Proportionate Disclosure

Firstly, it focuses on the proportionate disclosure regime that was introduced in 2010 for SMEs and companies with "reduced market capitalitisation". The Commission's concern is that the proportionate disclosure regime has not delivered on its intended effect and is still not widely used, as it is still perceived as too burdensome by smaller entities. It asks whether the regime should be modified to improve its efficiency and whether it should be extended to other types of issuers not yet covered. It also asks whether respondents would support the creation of a simplified prospectus regime for SMEs admitted to trading on an SME growth market.

Incorporation by Reference

The Prospectus Directive allows for prospectuses to incorporate certain information by reference only, where that information has been published and approved or filed with the relevant authority. The Commission invites responses on whether the provisions on incorporation by reference should be recalibrated to achieve more flexibility and allow other documents to be incorporated by reference, including (but not limited to) documents already required pursuant to other financial regulation, such as the Transparency Directive and the Market Abuse Directive. This reference to flexibility is interesting, given that one of the criticisms by market participants of the approach of the European Securities and Markets Authority ("ESMA") to implementing the amendments made to the prospectus regime by the Omnibus II Directive is its overly restrictive interpretation of the Prospectus Directive provisions on incorporation by reference.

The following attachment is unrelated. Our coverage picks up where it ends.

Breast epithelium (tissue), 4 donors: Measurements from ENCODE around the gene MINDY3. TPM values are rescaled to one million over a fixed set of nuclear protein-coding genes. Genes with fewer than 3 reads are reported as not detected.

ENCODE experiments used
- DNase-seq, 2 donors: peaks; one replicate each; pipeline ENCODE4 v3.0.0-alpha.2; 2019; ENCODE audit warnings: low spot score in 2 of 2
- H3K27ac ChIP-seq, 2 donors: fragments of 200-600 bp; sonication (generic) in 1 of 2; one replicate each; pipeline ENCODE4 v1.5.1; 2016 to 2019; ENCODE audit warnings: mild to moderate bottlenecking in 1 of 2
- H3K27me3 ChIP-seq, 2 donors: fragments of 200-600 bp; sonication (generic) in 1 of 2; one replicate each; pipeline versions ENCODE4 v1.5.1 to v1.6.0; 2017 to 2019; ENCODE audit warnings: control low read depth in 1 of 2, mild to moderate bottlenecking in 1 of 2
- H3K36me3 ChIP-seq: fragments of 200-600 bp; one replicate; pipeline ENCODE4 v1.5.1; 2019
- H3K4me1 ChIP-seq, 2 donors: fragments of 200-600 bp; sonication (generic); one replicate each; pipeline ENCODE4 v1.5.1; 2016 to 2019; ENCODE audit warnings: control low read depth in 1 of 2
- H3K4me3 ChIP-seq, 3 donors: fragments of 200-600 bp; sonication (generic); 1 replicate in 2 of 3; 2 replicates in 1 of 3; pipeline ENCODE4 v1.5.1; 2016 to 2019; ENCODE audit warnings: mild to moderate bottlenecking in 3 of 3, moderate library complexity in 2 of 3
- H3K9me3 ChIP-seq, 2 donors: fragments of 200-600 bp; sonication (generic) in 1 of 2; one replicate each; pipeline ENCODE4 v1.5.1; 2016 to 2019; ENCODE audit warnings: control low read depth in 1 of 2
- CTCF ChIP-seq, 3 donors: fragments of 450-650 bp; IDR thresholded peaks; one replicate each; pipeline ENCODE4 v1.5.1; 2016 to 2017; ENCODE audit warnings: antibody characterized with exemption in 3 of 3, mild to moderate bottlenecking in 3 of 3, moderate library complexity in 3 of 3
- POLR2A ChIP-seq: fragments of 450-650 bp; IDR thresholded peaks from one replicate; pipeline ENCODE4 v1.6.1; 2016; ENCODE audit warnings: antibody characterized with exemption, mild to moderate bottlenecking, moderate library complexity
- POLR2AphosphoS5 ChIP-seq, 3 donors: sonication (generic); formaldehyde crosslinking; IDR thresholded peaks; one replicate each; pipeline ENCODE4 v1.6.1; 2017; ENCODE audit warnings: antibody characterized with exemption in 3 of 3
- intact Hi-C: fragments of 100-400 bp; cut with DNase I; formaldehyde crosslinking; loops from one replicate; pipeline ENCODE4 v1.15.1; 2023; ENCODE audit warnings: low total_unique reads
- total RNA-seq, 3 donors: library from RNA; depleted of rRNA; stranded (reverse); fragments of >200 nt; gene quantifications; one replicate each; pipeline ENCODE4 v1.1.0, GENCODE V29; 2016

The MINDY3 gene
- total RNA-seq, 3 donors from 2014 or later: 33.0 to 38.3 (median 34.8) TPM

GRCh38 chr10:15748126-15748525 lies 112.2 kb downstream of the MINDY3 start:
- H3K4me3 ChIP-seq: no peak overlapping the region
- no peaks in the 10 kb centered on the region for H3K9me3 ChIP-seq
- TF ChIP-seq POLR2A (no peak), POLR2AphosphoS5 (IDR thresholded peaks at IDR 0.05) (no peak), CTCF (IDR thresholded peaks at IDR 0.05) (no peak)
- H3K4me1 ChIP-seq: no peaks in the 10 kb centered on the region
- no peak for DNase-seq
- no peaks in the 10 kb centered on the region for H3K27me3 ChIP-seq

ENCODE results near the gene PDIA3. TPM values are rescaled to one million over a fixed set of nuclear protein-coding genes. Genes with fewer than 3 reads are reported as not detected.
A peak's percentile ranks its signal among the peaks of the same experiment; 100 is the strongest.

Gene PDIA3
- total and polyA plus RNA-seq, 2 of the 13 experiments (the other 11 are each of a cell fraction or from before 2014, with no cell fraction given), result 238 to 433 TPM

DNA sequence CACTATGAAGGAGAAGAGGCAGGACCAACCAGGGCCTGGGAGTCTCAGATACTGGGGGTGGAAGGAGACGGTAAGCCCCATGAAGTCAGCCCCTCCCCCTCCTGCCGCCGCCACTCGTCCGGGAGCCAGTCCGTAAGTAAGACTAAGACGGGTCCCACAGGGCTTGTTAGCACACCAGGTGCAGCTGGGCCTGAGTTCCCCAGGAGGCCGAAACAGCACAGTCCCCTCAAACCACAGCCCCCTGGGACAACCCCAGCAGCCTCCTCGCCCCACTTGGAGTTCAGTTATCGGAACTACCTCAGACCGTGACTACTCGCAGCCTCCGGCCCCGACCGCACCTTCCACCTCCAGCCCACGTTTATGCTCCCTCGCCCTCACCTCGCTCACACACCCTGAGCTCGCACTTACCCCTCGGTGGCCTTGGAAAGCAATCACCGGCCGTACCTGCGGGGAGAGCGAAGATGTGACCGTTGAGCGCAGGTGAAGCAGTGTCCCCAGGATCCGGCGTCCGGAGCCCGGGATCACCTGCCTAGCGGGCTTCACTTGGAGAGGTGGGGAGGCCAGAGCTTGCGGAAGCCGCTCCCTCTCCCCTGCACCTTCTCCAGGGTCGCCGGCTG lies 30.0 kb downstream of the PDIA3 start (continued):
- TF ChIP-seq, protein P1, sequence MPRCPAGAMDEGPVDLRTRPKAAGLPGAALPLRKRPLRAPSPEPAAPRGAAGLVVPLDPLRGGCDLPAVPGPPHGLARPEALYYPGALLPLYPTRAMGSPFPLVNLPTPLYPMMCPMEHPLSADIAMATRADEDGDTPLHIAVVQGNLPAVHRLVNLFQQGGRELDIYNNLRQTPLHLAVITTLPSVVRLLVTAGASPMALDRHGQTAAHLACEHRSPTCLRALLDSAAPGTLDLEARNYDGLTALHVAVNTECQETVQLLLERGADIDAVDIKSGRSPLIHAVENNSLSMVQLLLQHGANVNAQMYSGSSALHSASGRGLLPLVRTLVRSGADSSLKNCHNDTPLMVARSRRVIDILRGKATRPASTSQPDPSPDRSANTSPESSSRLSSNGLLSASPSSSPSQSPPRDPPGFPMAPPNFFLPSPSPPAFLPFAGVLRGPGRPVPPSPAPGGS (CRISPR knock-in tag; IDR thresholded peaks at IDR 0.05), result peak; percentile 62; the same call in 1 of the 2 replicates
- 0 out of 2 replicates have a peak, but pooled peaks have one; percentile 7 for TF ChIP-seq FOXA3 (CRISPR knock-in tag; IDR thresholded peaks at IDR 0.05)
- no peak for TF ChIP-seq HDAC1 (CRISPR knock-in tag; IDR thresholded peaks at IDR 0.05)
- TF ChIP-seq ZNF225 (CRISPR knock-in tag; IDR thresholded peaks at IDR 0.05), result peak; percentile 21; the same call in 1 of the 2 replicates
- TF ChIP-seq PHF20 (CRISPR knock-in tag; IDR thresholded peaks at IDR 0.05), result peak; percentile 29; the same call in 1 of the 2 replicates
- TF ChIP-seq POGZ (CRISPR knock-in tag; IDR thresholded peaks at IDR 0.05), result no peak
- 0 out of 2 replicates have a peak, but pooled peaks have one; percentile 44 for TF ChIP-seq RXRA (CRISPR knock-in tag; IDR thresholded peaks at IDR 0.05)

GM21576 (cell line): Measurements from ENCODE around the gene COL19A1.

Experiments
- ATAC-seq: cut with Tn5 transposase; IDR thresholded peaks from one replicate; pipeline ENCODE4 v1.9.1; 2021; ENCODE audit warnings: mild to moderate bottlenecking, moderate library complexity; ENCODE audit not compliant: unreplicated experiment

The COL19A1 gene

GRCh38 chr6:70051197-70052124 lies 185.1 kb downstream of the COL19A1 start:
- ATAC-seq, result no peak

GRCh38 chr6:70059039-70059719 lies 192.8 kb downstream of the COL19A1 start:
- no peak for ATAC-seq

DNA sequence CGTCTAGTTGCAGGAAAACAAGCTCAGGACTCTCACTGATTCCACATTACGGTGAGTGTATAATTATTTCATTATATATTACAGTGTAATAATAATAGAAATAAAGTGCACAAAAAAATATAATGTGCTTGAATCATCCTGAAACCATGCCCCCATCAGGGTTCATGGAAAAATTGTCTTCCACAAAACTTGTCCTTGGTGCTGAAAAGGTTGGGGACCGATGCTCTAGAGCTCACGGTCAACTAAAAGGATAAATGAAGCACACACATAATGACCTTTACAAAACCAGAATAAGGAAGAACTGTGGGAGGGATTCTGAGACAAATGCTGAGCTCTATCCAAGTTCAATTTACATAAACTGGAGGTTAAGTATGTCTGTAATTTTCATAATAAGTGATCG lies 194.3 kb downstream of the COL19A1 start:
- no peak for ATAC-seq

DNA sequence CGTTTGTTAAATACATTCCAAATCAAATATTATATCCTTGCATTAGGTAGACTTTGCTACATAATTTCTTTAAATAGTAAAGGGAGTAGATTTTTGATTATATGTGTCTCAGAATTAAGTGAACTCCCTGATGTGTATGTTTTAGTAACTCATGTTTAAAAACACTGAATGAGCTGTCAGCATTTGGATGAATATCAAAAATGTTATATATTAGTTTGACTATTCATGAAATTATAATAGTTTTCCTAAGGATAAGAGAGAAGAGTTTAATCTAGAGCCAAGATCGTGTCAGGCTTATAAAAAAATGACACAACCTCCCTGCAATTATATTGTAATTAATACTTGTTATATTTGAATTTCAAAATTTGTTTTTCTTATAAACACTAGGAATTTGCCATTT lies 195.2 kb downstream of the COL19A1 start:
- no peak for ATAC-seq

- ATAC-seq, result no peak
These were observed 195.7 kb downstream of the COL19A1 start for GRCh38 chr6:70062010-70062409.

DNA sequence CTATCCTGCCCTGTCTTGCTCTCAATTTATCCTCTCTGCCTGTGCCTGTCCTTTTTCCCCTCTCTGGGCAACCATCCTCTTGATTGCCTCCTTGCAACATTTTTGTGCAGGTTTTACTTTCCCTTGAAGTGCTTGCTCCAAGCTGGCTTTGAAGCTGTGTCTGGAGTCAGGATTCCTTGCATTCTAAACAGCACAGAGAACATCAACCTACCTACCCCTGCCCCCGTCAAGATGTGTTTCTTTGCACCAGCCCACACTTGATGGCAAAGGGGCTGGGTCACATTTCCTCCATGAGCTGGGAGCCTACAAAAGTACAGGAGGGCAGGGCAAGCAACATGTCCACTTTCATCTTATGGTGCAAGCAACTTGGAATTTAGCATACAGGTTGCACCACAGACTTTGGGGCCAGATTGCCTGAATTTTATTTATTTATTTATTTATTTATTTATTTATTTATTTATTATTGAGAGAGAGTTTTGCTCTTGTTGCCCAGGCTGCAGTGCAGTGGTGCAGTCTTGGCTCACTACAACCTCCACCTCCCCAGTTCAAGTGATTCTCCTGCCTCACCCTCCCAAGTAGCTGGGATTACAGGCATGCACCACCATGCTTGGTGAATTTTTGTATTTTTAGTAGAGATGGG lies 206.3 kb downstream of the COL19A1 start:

Short-Form Disclosure